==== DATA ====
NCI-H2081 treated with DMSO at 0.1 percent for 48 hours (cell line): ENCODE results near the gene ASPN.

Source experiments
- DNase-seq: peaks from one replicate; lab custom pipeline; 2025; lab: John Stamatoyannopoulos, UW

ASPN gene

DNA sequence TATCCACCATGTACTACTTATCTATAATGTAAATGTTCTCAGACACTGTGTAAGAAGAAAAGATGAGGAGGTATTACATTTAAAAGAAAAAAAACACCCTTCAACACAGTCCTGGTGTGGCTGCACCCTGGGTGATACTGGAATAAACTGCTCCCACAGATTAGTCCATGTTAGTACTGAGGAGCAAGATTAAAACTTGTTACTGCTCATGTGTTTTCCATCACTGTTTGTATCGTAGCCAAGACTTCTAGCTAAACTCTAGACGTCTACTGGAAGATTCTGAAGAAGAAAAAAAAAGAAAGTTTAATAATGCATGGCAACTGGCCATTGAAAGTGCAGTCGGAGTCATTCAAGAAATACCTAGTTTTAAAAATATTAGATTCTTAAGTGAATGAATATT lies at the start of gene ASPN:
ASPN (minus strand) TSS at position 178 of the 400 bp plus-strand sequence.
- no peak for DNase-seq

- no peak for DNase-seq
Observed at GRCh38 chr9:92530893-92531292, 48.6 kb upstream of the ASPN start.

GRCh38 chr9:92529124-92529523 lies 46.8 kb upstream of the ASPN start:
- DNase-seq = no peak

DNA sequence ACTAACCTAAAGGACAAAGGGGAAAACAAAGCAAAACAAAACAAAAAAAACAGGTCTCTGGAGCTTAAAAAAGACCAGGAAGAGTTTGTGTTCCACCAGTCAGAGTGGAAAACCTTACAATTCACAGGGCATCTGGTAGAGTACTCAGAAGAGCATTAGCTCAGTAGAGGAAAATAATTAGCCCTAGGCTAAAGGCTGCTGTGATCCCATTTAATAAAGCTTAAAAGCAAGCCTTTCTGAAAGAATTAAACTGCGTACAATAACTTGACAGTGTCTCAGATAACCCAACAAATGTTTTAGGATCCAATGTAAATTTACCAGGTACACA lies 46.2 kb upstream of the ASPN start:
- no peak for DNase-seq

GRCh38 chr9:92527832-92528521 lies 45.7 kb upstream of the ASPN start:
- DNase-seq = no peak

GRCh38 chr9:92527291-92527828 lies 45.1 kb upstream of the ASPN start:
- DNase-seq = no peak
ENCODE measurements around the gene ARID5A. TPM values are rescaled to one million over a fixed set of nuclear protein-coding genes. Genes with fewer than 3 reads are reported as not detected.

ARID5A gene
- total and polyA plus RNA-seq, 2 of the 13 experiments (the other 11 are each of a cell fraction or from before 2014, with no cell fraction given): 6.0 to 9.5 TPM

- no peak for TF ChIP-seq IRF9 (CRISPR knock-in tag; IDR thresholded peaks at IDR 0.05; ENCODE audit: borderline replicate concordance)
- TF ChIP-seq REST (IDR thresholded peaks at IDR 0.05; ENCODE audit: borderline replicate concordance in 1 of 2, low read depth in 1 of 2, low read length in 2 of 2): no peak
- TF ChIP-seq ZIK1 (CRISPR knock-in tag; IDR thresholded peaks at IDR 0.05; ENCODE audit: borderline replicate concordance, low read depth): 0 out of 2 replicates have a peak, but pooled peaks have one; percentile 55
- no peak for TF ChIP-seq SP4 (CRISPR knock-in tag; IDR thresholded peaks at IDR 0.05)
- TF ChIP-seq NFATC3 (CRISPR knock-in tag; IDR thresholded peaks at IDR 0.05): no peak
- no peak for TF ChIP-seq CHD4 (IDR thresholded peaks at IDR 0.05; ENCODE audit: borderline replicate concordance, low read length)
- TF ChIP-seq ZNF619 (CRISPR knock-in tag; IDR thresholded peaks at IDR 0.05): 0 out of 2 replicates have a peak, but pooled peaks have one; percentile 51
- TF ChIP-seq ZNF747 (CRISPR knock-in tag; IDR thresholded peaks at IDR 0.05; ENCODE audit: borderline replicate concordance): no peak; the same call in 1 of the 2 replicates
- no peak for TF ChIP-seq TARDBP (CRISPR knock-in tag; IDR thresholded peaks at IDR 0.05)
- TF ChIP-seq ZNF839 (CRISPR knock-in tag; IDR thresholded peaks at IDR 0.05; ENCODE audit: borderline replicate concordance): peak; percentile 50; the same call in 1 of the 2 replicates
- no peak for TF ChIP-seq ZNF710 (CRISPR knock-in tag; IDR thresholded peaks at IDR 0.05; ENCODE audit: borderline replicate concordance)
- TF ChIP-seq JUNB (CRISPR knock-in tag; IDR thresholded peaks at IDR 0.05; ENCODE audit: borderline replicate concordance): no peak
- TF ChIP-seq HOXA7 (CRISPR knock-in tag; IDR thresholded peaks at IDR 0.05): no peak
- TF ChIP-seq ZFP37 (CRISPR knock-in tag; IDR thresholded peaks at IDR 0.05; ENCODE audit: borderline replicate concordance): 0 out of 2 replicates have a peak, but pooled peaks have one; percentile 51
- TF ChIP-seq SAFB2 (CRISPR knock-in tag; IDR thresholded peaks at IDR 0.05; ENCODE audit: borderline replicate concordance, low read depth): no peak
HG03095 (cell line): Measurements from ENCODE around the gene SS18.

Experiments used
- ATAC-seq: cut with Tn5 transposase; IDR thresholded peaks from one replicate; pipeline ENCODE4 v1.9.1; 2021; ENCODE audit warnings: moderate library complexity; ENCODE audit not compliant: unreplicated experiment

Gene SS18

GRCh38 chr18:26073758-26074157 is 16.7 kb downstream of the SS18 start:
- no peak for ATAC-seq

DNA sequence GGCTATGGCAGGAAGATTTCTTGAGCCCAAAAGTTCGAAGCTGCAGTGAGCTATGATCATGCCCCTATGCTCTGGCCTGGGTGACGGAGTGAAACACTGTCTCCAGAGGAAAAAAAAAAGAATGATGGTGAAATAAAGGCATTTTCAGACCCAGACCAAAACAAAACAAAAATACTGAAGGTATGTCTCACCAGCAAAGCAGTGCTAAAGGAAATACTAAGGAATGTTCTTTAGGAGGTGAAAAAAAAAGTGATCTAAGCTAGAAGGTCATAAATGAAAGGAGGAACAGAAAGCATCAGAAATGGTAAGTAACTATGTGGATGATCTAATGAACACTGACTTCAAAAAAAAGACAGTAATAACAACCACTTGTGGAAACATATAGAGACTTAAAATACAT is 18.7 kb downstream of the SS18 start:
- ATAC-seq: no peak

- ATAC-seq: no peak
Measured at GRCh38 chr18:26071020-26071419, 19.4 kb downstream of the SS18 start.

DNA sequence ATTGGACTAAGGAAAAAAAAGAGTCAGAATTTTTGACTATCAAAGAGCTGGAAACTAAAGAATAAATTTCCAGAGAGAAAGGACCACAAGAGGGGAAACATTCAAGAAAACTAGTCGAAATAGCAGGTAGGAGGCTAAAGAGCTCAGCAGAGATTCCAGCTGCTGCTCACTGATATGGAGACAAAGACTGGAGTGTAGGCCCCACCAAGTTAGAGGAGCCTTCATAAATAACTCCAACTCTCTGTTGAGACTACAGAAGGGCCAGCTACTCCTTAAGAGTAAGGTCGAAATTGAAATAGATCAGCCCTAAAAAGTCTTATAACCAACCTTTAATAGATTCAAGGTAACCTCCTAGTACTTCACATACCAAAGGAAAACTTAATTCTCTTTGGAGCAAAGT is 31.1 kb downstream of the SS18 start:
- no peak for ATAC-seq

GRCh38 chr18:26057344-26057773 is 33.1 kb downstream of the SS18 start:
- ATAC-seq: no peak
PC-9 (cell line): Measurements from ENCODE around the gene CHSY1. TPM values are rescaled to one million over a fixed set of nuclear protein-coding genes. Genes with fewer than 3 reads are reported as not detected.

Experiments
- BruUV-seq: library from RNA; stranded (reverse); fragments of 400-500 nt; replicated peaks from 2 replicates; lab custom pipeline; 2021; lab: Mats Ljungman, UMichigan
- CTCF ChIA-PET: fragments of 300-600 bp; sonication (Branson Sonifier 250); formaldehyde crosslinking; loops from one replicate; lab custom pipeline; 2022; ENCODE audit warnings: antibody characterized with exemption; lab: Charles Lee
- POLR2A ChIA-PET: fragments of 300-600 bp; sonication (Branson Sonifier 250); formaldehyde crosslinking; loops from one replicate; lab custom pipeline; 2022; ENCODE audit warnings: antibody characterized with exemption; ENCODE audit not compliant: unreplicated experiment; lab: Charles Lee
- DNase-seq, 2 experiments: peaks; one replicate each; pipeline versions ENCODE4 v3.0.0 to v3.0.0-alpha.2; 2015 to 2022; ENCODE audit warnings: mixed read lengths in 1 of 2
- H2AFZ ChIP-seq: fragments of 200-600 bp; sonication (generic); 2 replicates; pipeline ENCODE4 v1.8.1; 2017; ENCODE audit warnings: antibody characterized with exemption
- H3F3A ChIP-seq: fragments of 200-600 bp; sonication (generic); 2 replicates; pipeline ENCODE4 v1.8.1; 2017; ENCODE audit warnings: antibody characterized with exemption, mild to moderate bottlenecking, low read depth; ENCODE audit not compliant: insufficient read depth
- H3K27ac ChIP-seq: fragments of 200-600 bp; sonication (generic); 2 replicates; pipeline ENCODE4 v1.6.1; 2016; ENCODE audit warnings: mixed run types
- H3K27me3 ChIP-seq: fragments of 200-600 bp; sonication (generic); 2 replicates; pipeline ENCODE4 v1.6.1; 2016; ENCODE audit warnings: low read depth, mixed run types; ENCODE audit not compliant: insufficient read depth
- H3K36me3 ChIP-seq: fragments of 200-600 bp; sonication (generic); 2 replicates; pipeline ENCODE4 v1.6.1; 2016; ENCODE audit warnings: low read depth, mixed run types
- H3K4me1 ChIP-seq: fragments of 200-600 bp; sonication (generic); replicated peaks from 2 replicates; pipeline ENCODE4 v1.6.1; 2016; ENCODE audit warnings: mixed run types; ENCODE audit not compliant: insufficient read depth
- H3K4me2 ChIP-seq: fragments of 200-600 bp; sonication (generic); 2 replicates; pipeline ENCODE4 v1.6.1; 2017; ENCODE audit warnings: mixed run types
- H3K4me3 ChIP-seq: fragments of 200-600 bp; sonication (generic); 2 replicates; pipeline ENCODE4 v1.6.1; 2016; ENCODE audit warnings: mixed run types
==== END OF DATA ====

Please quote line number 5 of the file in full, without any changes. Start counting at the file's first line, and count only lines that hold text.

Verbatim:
DNA sequence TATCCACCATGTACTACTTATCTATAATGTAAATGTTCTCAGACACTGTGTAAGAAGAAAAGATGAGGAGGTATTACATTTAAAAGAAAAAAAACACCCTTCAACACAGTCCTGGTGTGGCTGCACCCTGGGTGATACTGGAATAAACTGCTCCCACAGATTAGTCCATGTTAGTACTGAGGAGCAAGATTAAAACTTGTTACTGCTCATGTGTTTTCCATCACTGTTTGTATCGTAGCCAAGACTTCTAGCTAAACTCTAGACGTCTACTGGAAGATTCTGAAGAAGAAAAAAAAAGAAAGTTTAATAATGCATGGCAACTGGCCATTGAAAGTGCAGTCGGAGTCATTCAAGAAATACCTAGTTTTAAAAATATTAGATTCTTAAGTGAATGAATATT lies at the start of gene ASPN: